Successful as was this settlement of all the interests of our allies,
it gave Germanicus little joy because of the arrogance of Piso. Though
he had been ordered to march part of the legions into Armenia under
his own or his son’s command, he had neglected to do either. At length
the two met at Cyrrhus, the winterquarters of the tenth legion, each
controlling his looks, Piso concealing his fears, Germanicus shunning
the semblance of menace. He was indeed, as I have said, a kind-hearted
man. But friends who knew well how to inflame a quarrel, exaggerated
what was true and added lies, alleging various charges against Piso,
Plancina, and their sons.

At last, in the presence of a few intimate associates, Germanicus
addressed him in language such as suppressed resentment suggests,
to which Piso replied with haughty apologies. They parted in open
enmity. After this Piso was seldom seen at Caesar’s tribunal, and
if he ever sat by him, it was with a sullen frown and a marked display
of opposition. He was even heard to say at a banquet given by the
king of the Nabataeans, when some golden crowns of great weight were
presented to Caesar and Agrippina and light ones to Piso and the rest,
that the entertainment was given to the son of a Roman emperor, not
of a Parthian king. At the same time he threw his crown on the ground,
with a long speech against luxury, which, though it angered Germanicus,
he still bore with patience.

Meantime envoys arrived from Artabanus, king of the Parthians. He
had sent them to recall the memory of friendship and alliance, with
an assurance that he wished for a renewal of the emblems of concord,
and that he would in honour of Germanicus yield the point of advancing
to the bank of the Euphrates. He begged meanwhile that Vonones might
not be kept in Syria, where, by emissaries from an easy distance,
he might draw the chiefs of the tribes into civil strife. Germanicus’
answer as to the alliance between Rome and Parthia was dignified;
as to the king’s visit and the respect shown to himself, it was graceful
and modest. Vonones was removed to Pompeiopolis, a city on the coast
of Cilicia. This was not merely a concession to the request of Artabanus,
but was meant as an affront to Piso, who had a special liking for
Vonones, because of the many attentions and presents by which he had
won Plancina’s favour.

In the consulship of Marcus Silanus and Lucius Norbanus, Germanicus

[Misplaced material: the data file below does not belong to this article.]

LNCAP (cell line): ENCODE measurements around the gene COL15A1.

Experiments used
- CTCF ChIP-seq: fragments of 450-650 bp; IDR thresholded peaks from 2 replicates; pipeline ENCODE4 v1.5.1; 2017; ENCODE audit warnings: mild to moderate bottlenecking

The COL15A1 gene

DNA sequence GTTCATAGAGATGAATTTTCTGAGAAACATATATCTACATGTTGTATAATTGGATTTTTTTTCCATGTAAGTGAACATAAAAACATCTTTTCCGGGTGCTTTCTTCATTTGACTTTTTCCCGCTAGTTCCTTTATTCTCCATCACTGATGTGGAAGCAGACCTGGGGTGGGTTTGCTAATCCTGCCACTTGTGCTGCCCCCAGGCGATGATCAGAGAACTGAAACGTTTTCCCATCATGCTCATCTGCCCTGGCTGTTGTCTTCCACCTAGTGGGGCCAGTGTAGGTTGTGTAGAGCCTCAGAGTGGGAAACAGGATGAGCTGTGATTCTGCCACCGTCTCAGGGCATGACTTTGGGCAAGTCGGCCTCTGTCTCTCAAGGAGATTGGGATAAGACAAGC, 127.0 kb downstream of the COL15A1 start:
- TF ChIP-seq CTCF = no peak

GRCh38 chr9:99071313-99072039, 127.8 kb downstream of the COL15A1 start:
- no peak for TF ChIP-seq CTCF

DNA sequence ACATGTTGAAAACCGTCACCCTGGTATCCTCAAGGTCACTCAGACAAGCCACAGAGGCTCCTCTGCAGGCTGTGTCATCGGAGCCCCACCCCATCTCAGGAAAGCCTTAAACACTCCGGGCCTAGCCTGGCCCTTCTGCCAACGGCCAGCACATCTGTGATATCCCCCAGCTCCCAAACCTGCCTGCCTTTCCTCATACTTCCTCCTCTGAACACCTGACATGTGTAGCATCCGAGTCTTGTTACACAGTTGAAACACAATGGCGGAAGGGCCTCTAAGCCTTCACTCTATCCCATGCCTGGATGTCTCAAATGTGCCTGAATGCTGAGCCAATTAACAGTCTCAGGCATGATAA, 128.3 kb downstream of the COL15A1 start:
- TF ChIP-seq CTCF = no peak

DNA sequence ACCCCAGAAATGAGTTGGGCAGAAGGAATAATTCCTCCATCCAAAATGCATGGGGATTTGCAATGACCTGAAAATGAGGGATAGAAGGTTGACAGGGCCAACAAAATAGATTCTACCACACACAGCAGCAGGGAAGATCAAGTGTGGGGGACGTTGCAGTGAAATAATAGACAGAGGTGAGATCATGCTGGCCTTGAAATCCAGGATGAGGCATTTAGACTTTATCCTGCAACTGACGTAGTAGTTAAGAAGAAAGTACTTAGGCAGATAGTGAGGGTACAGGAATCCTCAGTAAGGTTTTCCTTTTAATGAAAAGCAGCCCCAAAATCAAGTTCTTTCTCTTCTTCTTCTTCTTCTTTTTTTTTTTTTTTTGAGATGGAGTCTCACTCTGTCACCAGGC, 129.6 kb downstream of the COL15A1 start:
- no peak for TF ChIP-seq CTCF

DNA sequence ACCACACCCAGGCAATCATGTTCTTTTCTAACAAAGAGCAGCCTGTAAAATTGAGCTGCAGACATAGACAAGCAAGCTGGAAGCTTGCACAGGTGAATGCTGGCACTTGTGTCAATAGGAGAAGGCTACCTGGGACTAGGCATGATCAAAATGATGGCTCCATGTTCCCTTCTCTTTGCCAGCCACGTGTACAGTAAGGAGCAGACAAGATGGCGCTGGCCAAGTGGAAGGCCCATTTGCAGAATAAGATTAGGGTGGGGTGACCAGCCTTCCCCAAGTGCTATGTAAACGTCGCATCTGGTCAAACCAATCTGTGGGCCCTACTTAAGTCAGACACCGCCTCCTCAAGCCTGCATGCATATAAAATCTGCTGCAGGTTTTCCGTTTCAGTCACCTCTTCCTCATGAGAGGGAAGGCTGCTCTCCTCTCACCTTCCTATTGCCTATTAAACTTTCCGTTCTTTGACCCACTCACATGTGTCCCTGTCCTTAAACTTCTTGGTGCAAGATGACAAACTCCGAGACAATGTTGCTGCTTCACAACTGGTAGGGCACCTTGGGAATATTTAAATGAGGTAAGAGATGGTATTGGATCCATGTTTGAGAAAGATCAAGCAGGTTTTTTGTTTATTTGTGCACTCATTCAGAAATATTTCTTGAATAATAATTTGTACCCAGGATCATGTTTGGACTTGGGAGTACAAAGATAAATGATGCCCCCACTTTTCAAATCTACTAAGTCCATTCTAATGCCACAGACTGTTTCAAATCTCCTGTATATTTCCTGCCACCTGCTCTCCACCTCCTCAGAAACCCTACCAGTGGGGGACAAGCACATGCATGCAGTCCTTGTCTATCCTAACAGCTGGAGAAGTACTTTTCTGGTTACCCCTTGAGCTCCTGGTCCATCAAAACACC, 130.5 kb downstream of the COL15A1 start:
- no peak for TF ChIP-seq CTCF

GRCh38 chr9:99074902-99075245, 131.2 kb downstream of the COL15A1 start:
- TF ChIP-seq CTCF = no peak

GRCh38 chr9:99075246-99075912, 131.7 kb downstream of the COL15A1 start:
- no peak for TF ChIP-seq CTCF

set out for Egypt to study its antiquities. His ostensible motive
however was solicitude for the province. He reduced the price of corn
by opening the granaries, and adopted many practices pleasing to the
multitude. He would go about without soldiers, with sandalled feet,
and apparelled after the Greek fashion, in imitation of Publius Scipio,
who, it is said, habitually did the same in Sicily, even when the
war with Carthage was still raging. Tiberius having gently expressed
disapproval of his dress and manners, pronounced a very sharp censure
on his visit to Alexandria without the emperor’s leave, contrary to
the regulations of Augustus. That prince, among other secrets of imperial
policy, had forbidden senators and Roman knights of the higher rank
to enter Egypt except by permission, and he had specially reserved
the country, from a fear that any one who held a province containing
the key of the land and of the sea, with ever so small a force against
the mightiest army, might distress Italy by famine.

Germanicus, however, who had not yet learnt how much he was blamed
for his expedition, sailed up the Nile from the city of Canopus as
his starting-point. Spartans founded the place because Canopus, pilot
of one of their ships, had been buried there, when Menelaus on his
return to Greece was driven into a distant sea and to the shores of
Libya. Thence he went to the river’s nearest mouth, dedicated to a
Hercules who, the natives say, was born in the country and was the
original hero, others, who afterwards showed like valour, having received
his name. Next he visited the vast ruins of ancient Thebes. There
yet remained on the towering piles Egyptian inscriptions, with a complete
account of the city’s past grandeur. One of the aged priests, who
was desired to interpret the language of his country, related how
once there had dwelt in Thebes seven hundred thousand men of military
age, and how with such an army king Rhamses conquered Libya, Ethiopia,
Media, Persia, Bactria, and Scythia, and held under his sway the countries
inhabited by the Syrians, Armenians, and their neighbours, the Cappadocians,
from the Bithynian to the Lycian sea. There was also to be read what
tributes were imposed on these nations, the weight of silver and gold,
the tale of arms and horses, the gifts of ivory and of perfumes to
the temples, with the amount of grain and supplies furnished by each
people, a revenue as magnificent as is now exacted by the might of
Parthia or the power of Rome.

But Germanicus also bestowed attention on other wonders. Chief of
these were the stone image of Memnon, which, when struck by the sun’s
rays, gives out the sound of a human voice; the pyramids, rising up
like mountains amid almost impassable wastes of shifting sand, raised
by the emulation and vast wealth of kings; the lake hollowed out of
the earth to be a receptacle for the Nile’s overflow; and elsewhere
the river’s narrow channel and profound depth which no line of the
explorer can penetrate. He then came to Elephantine and Syene, formerly
the limits of the Roman empire, which now extends to the Red Sea.
The Annals by Tacitus